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Bush, Blair and respect

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Warning: This post was published more than 12 years ago.

I keep old posts on the site because sometimes it's interesting to read old content. Not everything that is old is bad. Also, I think people might be interested to track how my views have changed over time: for example, how my strident teenage views have mellowed and matured!

But given the age of this post, please bear in mind:

  • My views might have changed in the 12 years since I wrote this post.
  • This post might use language in ways which I would now consider inappropriate or offensive.
  • Factual information might be outdated.
  • Links might be broken; embedded material might not appear properly.

Many thanks for your understanding.

I was dismayed to read of Tony Blair being harassed by a member of The Wright Stuff audience on Five.

This is becoming almost a common occurrence — the hostile and cynical TV audience who haven’t a good word to say about anything the Prime Minister does.

I was at the inauguration of President Bush in Washington in January, and the contrast could not be starker. Some 265,000 people on the National Mall saw his swearing in and there was no booing, no slow hand-claps, no irate members of the general public demanding to have their say.

Americans, whether Democrat, Green or Republican, respect the office of the President and the scenes on The Wright Stuff would simply be unthinkable in the US, a nation that falls in line behind its President.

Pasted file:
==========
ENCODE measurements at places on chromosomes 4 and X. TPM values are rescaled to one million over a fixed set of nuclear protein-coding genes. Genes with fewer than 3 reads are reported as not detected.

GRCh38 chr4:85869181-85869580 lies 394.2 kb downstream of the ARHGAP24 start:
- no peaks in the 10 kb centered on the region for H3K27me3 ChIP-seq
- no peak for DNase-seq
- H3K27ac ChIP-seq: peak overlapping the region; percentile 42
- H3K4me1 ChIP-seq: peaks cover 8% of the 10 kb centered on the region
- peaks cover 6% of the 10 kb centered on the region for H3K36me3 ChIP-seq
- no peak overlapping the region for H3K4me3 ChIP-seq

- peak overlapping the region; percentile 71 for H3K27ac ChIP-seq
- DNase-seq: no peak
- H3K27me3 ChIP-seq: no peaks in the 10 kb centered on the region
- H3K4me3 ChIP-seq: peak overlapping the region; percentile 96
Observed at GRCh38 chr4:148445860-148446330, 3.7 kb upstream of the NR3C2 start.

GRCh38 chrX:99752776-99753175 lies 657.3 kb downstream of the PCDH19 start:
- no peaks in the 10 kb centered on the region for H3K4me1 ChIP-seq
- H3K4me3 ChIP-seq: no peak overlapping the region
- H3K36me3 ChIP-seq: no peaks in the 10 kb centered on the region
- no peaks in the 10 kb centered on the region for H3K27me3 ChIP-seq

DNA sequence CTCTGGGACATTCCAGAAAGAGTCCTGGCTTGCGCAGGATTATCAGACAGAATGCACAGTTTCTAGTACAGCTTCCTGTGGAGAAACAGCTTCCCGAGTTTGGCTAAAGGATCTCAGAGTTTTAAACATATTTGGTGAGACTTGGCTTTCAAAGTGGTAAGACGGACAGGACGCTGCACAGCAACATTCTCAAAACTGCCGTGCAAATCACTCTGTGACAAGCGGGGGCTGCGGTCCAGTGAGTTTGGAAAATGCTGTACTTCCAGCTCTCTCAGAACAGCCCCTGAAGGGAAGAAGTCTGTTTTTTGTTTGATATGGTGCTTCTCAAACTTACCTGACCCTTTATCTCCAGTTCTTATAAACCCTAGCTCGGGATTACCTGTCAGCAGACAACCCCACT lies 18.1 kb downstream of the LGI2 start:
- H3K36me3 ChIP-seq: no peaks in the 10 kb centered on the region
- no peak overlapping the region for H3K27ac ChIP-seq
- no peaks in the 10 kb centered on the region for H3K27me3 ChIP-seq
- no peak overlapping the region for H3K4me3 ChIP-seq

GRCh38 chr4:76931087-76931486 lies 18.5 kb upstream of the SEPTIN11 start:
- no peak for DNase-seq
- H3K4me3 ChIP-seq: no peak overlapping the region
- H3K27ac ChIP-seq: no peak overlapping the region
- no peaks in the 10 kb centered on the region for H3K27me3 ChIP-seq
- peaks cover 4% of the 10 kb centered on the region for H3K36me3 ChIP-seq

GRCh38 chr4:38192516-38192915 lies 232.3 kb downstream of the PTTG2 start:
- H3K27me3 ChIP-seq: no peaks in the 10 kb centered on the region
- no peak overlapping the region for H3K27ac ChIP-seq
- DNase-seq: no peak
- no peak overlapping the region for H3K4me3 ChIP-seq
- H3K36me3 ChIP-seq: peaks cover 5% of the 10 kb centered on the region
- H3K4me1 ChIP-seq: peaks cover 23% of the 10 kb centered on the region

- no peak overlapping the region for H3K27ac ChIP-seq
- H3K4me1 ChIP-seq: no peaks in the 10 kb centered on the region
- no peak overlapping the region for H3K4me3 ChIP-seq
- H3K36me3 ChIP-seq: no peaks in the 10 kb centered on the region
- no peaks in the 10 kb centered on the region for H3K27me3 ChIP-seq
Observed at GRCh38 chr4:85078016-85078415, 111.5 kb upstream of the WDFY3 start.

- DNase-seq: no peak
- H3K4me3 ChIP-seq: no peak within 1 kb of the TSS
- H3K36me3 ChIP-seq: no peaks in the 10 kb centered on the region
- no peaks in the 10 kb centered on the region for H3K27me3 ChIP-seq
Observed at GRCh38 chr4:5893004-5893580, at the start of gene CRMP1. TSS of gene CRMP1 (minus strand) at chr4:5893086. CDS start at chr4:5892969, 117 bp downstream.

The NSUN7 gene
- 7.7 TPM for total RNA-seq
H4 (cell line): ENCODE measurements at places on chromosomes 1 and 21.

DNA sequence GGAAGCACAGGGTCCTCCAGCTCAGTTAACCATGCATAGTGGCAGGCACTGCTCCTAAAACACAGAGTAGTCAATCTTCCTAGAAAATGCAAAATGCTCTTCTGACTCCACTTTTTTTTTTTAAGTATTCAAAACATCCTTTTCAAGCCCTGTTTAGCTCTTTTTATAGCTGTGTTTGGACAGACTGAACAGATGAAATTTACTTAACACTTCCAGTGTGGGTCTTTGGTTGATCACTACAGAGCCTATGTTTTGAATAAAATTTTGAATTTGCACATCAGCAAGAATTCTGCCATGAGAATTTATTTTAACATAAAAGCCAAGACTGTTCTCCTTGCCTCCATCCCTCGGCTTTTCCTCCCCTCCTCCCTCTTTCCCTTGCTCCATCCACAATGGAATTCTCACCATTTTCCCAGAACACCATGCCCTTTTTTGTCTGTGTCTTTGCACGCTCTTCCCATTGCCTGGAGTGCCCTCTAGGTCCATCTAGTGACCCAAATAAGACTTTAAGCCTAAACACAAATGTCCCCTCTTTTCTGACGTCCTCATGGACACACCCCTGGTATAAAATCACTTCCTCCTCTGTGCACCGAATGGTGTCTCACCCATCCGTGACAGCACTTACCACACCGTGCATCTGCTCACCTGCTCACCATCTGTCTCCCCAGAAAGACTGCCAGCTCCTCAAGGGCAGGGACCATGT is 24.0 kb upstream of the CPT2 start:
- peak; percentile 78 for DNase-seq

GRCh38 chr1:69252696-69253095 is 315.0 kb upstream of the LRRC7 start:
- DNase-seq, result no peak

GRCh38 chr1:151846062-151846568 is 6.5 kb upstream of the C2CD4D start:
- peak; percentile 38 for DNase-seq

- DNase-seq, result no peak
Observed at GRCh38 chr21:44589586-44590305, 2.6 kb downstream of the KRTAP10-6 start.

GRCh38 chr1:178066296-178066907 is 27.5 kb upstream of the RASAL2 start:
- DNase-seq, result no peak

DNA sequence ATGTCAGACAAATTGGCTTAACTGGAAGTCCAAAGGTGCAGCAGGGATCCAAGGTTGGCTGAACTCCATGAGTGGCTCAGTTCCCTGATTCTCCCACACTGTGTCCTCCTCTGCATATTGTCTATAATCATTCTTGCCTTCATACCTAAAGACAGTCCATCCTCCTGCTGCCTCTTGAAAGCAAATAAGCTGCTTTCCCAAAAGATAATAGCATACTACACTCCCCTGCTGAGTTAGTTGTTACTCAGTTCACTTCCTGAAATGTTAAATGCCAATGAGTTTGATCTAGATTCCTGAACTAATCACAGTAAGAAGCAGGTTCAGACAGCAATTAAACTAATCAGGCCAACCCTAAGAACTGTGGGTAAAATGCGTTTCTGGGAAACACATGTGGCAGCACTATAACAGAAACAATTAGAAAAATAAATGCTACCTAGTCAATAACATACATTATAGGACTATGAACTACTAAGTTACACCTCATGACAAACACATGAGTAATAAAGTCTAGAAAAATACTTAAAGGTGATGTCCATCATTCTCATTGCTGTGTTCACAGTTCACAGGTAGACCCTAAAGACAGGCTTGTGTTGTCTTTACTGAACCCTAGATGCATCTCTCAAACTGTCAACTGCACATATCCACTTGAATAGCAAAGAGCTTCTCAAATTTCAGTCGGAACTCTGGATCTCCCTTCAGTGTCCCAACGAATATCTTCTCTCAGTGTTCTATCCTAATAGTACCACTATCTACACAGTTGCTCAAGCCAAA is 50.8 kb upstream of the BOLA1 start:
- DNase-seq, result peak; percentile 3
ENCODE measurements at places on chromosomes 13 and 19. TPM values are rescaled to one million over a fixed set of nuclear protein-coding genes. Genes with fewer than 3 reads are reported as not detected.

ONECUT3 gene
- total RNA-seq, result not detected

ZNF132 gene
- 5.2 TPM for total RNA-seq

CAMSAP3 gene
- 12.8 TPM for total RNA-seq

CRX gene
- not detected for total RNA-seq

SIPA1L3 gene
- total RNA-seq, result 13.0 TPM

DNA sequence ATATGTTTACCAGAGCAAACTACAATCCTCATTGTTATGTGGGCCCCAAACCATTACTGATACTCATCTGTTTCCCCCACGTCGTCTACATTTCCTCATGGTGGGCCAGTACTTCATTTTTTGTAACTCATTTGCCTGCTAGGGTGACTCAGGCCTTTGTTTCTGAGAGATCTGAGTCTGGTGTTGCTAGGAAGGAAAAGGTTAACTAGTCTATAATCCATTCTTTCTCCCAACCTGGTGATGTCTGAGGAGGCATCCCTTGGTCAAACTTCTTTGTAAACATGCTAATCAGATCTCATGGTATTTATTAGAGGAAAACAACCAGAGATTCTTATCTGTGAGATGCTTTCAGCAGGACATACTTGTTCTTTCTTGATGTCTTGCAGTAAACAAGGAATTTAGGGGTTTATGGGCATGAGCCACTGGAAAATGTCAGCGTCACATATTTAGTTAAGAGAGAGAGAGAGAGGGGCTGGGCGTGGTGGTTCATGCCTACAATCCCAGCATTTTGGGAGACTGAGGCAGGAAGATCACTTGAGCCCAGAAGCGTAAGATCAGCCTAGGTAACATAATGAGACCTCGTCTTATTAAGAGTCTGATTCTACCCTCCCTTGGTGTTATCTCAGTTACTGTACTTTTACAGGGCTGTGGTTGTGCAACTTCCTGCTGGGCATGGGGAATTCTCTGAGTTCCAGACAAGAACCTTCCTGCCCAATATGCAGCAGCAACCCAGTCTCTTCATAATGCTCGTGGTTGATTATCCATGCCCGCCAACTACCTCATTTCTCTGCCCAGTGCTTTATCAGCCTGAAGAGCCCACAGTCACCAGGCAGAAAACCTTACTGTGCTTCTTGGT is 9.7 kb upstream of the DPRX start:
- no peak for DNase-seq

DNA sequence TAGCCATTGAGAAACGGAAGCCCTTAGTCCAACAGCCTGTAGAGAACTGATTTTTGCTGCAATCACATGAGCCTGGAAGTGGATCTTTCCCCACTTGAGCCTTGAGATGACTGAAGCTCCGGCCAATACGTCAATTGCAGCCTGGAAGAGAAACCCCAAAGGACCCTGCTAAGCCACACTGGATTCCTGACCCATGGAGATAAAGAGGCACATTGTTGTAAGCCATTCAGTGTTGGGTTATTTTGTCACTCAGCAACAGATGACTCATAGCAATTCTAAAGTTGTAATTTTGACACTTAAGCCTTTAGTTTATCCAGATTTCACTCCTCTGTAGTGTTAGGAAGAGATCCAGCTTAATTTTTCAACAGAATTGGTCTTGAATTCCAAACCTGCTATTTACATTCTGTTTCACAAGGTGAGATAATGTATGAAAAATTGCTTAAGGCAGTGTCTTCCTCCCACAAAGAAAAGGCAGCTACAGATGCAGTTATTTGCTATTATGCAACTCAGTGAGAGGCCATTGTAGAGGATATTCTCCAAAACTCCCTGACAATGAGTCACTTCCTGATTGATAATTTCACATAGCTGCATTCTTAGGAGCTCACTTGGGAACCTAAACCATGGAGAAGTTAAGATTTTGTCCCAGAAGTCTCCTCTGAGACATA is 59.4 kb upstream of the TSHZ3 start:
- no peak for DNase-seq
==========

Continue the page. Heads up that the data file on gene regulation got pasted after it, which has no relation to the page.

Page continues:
My question for Des Brown: Are you suggesting that challenging the leader in an open forum is a bad thing?

I didn’t see The Wright Stuff, but I did see Talk to the Prime Minister, and I have to say that it did occur to me that the programme was anything but balanced in terms of the selection of speakers. Just a few years ago, this would have been unthinkable – there would doubtless have been comparatively little criticism of the PM.

Yes, we should respect the office of Prime Minister, and perhaps we don’t do this enough. But we shouldn’t end up in an American situation, where to criticise the incumbent President is seen by a large sector of society as unpatriotic criticism of the country as a whole.

I think we are priveledged to be able to broadcast programmes like this, where we see the PM defend himself against the criticisms of the masses, and I think that this should, for the large part, be celebrated, not criticised.

This 376th post was filed under: News and Comment.






More posts worth reading

What I’ve been reading this month (published 7th May 2017)

What I’ve been reading this month (published 3rd April 2017)

What I’ve been reading this month (published 4th March 2017)

France and Belgium’s banned airlines (published 29th August 2005)

What is an extremist? (published 20th July 2005)

Photo-a-day 226: Metromorphosis (published 13th August 2012)

Photo-a-day 70: Home… nearly! (published 13th March 2014)


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